The Ngorongoro crater is actually a caldera. It is the worlds largest unfilled collapsed volcanic cone, 2000 feet deep with an area of about 100 sq. miles. It was not formed by a meteorite. Some of the earliest human remains date from this area and the Oldovai Gorge, not far from here.
Sometime, millions of years ago, mankind stood up and walked out from this place.
We wake up at 5:30 to eat and pack all the gear. We descend into the caldera as the sun is rising.
The clouds pouring over the rim of the crater at sunrise from our camp on the rim.
Sage, Shawn, Lisa and Anna.
David and Charles
Flamingo on the lake.
These Zebra do not migrate, very few animals enter or leave the caldera.
Wildebeest close ups. I was told a story once about how after the creator made all the animals he made the Wildebeest out of the leftover parts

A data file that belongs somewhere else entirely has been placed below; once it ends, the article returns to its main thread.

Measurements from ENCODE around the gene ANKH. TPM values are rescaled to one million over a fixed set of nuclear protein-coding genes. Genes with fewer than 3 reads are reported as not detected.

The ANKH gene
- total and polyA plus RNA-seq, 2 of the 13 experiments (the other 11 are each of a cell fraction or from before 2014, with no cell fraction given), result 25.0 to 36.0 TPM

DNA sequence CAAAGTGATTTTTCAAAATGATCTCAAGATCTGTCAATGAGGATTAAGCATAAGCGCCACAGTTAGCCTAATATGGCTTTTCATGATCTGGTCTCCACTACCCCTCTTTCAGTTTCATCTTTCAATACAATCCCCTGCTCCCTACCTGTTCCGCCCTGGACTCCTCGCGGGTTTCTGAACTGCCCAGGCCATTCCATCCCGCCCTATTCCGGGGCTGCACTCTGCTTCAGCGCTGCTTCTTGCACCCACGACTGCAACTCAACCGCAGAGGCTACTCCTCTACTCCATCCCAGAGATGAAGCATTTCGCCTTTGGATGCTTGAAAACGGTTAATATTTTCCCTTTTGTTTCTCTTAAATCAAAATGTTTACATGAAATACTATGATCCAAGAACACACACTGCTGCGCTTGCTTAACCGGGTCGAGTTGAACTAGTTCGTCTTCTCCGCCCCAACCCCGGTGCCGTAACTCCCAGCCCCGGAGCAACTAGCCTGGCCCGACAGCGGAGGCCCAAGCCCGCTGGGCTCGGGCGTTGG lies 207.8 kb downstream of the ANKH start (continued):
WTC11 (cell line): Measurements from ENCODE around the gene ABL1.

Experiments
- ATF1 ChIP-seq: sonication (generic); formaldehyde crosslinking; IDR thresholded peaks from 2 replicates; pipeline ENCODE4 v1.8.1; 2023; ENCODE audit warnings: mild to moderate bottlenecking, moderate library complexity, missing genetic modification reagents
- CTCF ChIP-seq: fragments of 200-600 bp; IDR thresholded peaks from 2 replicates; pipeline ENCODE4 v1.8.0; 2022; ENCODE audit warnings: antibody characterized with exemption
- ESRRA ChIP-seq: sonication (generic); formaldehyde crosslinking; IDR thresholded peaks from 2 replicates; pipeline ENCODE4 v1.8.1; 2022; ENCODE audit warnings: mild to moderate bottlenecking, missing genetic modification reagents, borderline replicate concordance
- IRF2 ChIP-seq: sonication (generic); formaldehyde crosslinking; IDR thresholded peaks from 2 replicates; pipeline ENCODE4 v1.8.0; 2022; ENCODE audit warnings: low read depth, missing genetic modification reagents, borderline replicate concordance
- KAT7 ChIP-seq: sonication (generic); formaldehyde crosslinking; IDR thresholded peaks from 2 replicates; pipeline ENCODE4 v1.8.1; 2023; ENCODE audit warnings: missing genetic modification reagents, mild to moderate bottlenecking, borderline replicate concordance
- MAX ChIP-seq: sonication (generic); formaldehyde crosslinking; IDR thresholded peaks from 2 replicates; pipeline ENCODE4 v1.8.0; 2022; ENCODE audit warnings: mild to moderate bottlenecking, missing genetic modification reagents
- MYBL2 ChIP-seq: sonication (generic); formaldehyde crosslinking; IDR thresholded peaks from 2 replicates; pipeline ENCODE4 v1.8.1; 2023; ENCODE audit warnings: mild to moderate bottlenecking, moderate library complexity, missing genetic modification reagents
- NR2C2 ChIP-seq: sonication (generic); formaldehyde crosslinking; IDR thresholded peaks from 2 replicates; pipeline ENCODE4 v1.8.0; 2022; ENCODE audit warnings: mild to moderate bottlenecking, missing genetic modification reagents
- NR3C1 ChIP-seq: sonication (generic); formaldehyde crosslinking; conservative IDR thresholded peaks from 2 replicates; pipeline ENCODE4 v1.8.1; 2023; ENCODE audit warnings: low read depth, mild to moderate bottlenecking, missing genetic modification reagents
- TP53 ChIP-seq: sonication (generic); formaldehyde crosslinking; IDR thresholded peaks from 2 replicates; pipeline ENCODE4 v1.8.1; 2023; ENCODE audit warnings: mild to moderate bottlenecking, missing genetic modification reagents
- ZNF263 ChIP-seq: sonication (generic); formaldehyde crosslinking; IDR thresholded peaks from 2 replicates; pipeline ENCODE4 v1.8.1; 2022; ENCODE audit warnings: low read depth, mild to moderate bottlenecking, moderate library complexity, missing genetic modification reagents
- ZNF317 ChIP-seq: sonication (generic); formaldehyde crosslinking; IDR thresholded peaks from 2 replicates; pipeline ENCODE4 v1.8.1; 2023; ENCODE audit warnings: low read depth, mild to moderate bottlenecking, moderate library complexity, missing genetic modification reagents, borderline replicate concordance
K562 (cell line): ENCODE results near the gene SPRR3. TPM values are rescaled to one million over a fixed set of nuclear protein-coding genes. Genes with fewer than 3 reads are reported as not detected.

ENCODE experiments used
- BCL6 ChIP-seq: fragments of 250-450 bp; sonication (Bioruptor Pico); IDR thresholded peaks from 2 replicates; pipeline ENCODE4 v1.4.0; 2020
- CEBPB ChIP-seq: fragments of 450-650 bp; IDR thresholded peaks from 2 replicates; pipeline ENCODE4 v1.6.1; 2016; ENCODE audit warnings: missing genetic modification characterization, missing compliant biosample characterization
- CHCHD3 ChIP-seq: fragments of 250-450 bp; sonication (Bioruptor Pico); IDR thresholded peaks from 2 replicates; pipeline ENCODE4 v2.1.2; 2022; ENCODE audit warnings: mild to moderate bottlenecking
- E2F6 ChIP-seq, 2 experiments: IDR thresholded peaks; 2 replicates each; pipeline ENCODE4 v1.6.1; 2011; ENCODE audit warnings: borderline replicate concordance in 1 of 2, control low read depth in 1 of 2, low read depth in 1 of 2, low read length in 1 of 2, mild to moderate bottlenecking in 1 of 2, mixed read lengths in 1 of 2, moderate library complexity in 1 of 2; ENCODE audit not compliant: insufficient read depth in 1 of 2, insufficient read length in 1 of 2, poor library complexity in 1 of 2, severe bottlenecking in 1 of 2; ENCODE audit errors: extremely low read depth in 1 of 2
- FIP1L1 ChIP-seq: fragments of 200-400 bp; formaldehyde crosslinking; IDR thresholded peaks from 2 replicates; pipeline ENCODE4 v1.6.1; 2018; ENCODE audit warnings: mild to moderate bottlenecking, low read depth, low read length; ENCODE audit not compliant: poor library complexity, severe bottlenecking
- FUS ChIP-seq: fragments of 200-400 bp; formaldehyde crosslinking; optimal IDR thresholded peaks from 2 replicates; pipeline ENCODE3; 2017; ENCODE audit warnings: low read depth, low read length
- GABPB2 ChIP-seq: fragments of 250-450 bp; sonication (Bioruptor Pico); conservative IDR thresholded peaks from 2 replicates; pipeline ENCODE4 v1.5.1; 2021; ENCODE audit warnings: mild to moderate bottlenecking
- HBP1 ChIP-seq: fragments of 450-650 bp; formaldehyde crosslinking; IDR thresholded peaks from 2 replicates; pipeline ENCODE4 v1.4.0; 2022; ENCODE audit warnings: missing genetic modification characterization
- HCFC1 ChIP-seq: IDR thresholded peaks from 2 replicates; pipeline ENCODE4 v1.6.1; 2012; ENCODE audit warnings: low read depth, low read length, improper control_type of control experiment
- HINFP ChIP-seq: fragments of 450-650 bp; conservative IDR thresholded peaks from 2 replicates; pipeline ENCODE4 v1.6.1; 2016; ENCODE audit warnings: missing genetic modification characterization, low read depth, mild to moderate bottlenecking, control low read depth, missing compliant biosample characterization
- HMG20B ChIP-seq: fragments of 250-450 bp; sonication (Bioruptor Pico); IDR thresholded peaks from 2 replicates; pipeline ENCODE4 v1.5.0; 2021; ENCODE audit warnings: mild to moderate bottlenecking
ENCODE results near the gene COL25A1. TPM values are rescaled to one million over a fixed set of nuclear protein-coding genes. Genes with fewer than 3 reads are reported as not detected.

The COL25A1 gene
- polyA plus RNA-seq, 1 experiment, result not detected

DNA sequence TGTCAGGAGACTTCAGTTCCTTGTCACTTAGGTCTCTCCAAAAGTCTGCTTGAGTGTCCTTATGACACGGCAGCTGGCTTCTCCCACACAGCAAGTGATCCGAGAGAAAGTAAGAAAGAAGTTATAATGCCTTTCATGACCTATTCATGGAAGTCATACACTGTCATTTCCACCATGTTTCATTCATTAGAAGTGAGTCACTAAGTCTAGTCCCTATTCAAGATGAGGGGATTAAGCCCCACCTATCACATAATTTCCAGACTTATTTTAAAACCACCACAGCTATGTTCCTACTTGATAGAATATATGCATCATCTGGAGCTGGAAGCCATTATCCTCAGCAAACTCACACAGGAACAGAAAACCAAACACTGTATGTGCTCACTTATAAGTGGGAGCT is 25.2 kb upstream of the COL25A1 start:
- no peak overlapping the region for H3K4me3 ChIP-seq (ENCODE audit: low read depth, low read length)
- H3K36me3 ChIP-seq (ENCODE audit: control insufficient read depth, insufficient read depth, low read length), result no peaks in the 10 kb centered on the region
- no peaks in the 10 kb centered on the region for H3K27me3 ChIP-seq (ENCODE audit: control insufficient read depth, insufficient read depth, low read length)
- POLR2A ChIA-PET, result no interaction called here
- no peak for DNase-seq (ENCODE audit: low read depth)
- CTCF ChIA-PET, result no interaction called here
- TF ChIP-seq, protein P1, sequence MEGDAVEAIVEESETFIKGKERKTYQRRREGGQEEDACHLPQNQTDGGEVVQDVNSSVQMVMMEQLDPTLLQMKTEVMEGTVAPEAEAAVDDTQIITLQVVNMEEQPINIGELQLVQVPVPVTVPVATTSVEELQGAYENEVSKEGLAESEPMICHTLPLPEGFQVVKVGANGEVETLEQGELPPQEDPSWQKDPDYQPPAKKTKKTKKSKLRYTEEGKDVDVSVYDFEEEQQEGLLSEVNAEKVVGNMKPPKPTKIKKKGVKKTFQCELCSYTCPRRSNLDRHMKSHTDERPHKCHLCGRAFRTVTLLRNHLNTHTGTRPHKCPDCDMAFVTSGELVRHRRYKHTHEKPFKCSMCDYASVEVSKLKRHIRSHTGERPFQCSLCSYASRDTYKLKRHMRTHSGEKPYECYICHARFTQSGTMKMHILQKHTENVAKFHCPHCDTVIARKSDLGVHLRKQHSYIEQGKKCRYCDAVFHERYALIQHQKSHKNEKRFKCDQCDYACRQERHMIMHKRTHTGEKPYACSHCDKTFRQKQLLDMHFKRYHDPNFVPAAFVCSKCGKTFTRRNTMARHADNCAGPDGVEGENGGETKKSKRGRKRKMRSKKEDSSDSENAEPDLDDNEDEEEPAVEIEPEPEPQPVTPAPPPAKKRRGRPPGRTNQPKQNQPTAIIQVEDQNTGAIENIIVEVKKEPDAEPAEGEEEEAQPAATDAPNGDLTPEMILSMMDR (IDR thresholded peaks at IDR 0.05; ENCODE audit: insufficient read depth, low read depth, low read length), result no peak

When an animal is spotted, the Land Rovers converge.
The Warthog. This was the only animal that seemed shy of the vehicles.
This male Lion was resting in a ditch right beside the road.
Around 1:00 we left the crater and were driven back to our hotels. This safari was a remarkable experience, and I feel very privileged to have done this.
It is remarkable to me that these animals are here today, given the poverty that surrounds the park areas. For example, the Manyara crater has many teak and other hardwood trees- quite valuable.
It was not always comfortable, don’t expect a luxury experience if you do it on a budget like I did. Do expect to get really close to large animals in their natural habitat, and to see them doing all the things that animals do.